This exercise felt less constrained than the others so I used it as an opportunity to play and experiment. I took photographs of colours that caught my eye. I really liked the back lighting on the peonies and how they became translucent, the vibrant violet against the red and the grey sky through the window.
The leaf on the car bonnet was purely opportunistic. I had taken my camera with me and had been photographing puddles and raindrops and then spotted the leaf. I was really attracted by the way the leaf became almost luminous against the blue backdrop.
I had spotted the barriers in the snow while driving home one afternoon and went back the following day with my camera, I really liked the way the red punctuated the almost monochrome backdrop of snow and road.
I also liked the way the red jacket interrupted its green surroundings. I probably didn’t have a long enough lens at the time, as it might have been more effective if the figure were larger in the landscape. Nonetheless, I thought it reinforced the relationship between red and green as complementary colours and how they interact when in a different ratio than the 1:1 of the colour relationships exercise.
If I thought finding the primary and secondary colours was hard this exercise proved even trickier. Not only did I need to find specific colours but I had to think about them in a particular relationship to each other and also had to make some sort of composition that worked visually.
I’m not necessarily convinced I managed to get exactly the right ratios for each shot but the exercise certainly gave me a feel for the way complementary colours can work together. It was as we were taking down the Christmas decorations that the red and green idea came to me. I had moved the small artificial tree into the kitchen and as soon as I saw it against the red wall I grabbed the camera and started to play with different angles.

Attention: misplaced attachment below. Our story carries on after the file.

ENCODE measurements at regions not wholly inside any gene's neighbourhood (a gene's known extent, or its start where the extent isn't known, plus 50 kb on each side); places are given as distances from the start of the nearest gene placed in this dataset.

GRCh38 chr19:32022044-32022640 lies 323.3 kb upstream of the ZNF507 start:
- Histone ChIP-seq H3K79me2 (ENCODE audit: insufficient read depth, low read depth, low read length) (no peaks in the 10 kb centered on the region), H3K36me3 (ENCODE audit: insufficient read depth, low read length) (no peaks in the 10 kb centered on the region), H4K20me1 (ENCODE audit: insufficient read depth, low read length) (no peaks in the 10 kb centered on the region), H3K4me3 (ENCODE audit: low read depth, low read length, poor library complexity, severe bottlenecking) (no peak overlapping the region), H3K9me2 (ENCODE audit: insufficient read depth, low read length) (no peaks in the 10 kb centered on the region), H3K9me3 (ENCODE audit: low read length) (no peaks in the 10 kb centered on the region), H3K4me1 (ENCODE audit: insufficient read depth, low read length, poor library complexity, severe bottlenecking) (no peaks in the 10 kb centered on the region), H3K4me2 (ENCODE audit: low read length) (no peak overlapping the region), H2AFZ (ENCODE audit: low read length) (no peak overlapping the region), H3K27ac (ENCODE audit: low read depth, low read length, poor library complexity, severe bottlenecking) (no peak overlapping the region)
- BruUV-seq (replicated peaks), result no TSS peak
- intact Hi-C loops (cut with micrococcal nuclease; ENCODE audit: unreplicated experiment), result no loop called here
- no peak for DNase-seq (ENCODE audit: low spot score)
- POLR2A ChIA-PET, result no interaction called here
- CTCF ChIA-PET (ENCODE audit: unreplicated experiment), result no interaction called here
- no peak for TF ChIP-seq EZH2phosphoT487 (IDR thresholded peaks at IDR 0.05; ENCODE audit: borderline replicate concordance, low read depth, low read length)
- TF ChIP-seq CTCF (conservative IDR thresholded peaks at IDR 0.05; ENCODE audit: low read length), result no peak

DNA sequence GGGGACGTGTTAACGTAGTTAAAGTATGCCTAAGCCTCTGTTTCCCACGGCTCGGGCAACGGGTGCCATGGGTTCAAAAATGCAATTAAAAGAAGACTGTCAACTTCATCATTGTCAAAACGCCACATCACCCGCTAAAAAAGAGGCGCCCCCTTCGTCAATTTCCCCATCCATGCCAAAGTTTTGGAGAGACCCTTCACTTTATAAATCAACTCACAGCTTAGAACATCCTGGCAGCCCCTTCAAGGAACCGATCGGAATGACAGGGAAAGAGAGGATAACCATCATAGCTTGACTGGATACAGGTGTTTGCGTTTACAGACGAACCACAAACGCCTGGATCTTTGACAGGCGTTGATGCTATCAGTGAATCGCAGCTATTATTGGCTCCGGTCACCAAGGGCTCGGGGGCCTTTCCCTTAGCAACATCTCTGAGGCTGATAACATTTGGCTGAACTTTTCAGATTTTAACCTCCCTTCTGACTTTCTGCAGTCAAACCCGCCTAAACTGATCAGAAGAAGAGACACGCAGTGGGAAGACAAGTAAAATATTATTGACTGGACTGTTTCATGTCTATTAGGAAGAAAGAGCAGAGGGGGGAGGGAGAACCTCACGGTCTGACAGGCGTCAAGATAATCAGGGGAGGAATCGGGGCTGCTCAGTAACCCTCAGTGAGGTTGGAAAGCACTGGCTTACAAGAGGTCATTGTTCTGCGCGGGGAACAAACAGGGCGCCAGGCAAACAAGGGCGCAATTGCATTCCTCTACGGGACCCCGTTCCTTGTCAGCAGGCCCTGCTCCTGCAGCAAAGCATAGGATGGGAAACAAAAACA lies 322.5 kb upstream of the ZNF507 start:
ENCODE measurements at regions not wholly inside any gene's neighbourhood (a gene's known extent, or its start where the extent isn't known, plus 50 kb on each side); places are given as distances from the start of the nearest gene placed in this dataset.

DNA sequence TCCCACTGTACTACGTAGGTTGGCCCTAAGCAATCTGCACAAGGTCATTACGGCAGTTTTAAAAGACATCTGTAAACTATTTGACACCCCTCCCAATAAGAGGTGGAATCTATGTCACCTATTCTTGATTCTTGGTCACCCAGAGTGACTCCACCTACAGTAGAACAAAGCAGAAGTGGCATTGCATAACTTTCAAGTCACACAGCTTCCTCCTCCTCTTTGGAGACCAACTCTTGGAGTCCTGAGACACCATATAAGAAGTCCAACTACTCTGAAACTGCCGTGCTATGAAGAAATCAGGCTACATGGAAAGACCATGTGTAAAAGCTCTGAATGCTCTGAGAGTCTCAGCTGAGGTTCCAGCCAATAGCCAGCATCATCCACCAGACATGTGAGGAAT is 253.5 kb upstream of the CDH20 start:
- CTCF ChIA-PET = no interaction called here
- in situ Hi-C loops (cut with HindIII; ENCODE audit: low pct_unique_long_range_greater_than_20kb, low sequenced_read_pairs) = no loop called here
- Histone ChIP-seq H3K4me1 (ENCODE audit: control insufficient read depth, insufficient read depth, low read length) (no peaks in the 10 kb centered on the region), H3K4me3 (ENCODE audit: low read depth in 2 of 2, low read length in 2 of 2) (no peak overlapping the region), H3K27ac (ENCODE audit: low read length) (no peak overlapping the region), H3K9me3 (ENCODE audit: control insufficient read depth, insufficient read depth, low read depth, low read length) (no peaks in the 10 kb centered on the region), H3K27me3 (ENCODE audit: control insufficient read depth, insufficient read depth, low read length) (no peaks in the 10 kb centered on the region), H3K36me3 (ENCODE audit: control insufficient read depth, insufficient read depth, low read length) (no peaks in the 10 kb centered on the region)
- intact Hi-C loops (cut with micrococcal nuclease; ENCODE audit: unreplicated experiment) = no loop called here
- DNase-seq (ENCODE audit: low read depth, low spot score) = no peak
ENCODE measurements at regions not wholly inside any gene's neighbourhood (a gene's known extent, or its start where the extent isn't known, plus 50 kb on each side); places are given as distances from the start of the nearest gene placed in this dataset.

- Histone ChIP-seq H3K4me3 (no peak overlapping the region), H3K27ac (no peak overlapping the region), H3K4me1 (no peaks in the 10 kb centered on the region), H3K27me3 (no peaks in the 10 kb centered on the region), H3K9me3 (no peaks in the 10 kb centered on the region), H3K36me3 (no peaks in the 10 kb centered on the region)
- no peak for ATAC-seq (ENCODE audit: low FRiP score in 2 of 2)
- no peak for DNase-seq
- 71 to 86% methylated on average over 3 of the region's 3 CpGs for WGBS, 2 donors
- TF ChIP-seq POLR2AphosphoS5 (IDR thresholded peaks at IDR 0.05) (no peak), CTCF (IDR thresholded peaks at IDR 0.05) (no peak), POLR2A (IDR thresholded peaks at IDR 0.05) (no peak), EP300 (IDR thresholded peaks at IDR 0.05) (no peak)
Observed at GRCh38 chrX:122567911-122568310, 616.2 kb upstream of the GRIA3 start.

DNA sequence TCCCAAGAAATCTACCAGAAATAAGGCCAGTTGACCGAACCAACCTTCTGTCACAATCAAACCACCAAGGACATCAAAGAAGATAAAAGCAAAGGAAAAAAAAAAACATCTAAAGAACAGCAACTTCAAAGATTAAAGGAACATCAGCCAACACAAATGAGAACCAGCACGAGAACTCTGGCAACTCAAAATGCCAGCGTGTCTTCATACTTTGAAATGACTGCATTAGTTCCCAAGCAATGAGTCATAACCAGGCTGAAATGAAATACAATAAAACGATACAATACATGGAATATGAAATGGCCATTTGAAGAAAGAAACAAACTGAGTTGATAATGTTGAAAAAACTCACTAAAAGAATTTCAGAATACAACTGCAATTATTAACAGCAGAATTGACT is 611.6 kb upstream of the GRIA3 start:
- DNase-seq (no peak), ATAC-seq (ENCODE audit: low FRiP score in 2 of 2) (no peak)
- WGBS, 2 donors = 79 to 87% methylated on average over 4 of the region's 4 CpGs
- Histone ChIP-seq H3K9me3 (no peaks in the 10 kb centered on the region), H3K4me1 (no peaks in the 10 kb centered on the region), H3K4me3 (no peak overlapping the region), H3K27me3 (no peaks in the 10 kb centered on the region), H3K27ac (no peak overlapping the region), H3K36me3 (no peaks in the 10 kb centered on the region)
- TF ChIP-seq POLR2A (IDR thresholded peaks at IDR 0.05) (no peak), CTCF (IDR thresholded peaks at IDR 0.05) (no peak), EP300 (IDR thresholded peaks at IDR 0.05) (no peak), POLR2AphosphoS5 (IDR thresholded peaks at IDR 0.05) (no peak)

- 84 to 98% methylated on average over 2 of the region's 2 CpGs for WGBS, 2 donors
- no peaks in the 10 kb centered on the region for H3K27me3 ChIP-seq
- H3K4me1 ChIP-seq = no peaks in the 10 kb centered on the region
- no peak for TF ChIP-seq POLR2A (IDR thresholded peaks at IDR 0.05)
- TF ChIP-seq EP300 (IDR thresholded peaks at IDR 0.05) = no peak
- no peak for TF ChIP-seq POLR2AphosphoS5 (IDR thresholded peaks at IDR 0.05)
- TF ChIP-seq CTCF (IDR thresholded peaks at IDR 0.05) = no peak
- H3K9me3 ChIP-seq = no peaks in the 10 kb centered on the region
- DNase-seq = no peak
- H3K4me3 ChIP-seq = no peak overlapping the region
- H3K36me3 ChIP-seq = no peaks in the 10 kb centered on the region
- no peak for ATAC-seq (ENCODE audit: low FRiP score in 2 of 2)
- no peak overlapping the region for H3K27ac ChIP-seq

The blue and orange image started with me thinking about what I had in the house that was pure orange. I thought if I started with the orange I would then find a suitable blue to work with afterwards. I had several pieces of fruit and peppers but nothing that really inspired. I then remembered that my carrot, apple and ginger juice always came out very orange. This made me think of the jug and voila! The image should possibly feature more of the juice but this was the version that I preferred in terms of composition.
Finally, and the biggest challenge of all, was the violet and yellow. The inspiration for this one came some time after the others when I had to use the yellow cotton for something else. I wondered about using it in a close up with something, possibly some fabric but couldn’t find anything suitable. Then the peonies on the windowsill started dropping their petals and I just played with them and the cotton until something emerged. After much fretting about what to do this was the image I was happiest with of the group.
In line with the guidance for this exercise I tried as hard as possible to find naturally occurring colours rather than relying on painted or dyed surfaces. This became much more challenging than I had anticipated because of the onset of winter. Not only was the colour palette becoming more limited outside the availability of natural light for taking the photographs was also an issue.
Probably unsurprisingly it was not too difficult to find green, although there was a wide range of possible tones. It was harder but not impossible for orange.
By the time I got to blue and violet it was becoming almost impossible and I was having to really look hard to find possible examples. Although as with previous exercises I did find that once I had an idea or spotted a possible colour it then generated other possibilities.
Working through the colour wheel of primary and secondary colours did take much longer than I had anticipated and although I was really looking forward to working with colour I did find it quite frustrating to have to be so specific about what I was looking for.
Do you actively seek them out or do they find you?
Do you have a friend or colleague who is an important hub in building your connections?
Is it something you actively think about and manage or do your connections grow organically?
The likelihood is you probably use a combination of all of these things. I am aware that I probably don’t think enough about how my connections happen and who I should be linking up with. I am trying to be more active about building some diverse connections and moving beyond my usual sectors.